The motions judge refused to order Zurich to defend Durham. He found that the duty to defend existed only with respect to “claims insured for Miller”. The judge accepted the argument that Durham was required to defend itself against allegations unrelated to the contractor’s negligence. The judge further reasoned that Durham’s liability exposure arising from the contractor’s negligence was adequately protected by the contractor’s own defence.
Durham appealed and won. The Court of Appeal commenced its analysis by reminding the parties that the duty to defend an additional insured is governed by the allegations in the pleadings and the terms of the insurance contract. The Court observed that the Zurich policy “contained an unqualified promise to defend the [additional] insured for actions covered by the policy.” The pleadings rule dictates that the mere possibility some allegations in an action will fall within coverage engages the obligation to defend the action. The true nature of the pleading was that the deceased’s car slid on an icy roadway. The common allegation that Durham and Miller failed to keep the roadway clear related directly to the obligations under the maintenance contract. Accordingly, because the statement of claim alleged facts that, if true, were within the coverage, Zurich’s obligation to defend Durham was triggered.
The Court’s use of the word “unqualified” should not be interpreted as suggesting the duty to defend is unlimited, but only that the insurance policy did not provide for a mechanism to deal with situations where an action contains both covered and non-covered allegations. The Court observed that there is no obligation to pay costs related solely to the defence of uncovered claims. Further, it acknowledged that the obligation is to pay only the reasonable costs associated with the defence of the covered claims. In accordance with the Court’s decision in Hanis v. University of Western Ontario, 2008 ONCA 678, where there are allegations both inside and outside of coverage (so-called “mixed” claims), any reasonable costs associated with the defence of the covered claims are payable, even if they happen to benefit the uncovered allegations. In this way, the defence obligation is “unqualified”.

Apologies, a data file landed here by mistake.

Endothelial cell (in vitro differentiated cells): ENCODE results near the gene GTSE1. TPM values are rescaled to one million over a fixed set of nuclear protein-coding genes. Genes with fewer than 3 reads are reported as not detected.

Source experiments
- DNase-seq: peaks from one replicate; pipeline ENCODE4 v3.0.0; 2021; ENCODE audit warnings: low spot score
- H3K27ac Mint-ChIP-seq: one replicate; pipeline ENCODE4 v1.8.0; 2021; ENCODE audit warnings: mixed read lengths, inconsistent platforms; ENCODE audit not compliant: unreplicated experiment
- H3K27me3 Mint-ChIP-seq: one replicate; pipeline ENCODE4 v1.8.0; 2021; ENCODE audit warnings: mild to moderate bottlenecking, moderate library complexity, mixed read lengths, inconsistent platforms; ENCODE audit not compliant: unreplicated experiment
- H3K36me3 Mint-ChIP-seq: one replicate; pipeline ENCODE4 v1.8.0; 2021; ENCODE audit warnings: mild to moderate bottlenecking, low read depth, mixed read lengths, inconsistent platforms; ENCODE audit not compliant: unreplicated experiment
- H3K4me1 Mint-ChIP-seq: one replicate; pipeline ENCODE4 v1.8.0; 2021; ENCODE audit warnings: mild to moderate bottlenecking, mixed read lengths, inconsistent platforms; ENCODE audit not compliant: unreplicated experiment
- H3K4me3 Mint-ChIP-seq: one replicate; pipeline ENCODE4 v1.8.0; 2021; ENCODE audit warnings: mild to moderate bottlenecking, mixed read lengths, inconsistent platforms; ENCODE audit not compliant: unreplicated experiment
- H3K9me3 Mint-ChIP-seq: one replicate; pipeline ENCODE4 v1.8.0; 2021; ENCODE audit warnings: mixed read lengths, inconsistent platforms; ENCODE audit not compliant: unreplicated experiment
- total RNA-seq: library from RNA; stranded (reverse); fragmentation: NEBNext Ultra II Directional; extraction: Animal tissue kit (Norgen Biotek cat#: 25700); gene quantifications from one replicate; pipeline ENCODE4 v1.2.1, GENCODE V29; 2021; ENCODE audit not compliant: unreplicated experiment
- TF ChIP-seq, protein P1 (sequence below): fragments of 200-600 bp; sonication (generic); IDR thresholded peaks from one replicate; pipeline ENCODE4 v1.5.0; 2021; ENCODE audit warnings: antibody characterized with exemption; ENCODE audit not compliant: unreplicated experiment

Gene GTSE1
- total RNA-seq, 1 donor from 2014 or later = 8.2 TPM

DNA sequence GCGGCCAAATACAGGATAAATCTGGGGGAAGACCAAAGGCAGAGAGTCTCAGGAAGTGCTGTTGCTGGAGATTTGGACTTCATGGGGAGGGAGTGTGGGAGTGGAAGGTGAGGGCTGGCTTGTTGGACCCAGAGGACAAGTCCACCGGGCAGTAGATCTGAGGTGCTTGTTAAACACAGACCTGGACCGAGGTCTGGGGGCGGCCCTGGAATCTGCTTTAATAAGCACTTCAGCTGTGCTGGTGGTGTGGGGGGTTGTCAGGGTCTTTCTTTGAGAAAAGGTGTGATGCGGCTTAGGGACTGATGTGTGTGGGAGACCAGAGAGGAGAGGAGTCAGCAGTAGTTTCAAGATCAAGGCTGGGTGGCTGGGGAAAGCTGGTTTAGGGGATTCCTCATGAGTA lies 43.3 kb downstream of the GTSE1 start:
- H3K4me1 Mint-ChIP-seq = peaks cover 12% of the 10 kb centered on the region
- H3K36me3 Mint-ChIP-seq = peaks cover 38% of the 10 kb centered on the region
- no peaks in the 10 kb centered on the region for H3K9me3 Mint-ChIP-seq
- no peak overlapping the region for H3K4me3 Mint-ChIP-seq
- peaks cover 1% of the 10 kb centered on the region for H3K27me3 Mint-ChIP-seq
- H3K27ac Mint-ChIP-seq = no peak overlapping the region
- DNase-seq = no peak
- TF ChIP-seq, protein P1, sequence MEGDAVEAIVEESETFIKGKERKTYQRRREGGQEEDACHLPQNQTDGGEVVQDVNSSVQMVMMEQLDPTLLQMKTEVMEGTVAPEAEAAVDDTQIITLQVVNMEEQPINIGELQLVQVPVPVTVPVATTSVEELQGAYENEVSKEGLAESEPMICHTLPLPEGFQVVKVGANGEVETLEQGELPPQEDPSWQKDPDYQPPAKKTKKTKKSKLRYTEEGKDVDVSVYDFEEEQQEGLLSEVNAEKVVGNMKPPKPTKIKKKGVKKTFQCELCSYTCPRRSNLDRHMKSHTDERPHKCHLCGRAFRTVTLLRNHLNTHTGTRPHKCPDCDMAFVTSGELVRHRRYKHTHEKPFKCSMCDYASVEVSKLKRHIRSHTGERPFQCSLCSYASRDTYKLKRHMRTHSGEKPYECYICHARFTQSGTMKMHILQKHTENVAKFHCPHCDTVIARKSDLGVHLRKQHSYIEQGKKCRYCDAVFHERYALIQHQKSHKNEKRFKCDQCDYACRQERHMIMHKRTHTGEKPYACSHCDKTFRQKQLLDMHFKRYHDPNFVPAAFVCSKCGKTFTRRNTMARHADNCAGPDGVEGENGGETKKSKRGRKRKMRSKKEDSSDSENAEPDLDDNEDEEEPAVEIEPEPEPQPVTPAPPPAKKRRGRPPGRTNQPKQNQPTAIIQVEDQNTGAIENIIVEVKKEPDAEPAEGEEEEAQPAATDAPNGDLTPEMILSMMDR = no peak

In the face of “mixed” claims, the defence obligation is not unrestricted. This means the insurer may seek an apportionment and reimbursement of defence costs incurred solely with respect to uncovered claims. What is emerging in the Carneiro decision and the Court’s prior decision in Tedford v. TD Insurance, 2012 ONCA 429 is the preference that any reallocation be by agreement of the parties or by application to the Superior Court “at the end of the proceedings.” Prior case law seeking to have a Court make an interim allocation of costs for an additional insured appears to be falling out of favour. The duty to defend the action against an additional insured may now require the insurer to pay 100% of the defence costs on an interim basis. But the additional insured may be required to reimburse the insurer at a later date.
The focus must now shift to how Carneiro will impact cases involving a legitimate argument that an additional insured has independent negligence for an accident. Postponing the allocation discussion may have unintended consequences. No doubt there remains many issues to be resolved with respect to coverage for the additional insured. The industry may well revisit the manner in which it endorses policies for additional insureds.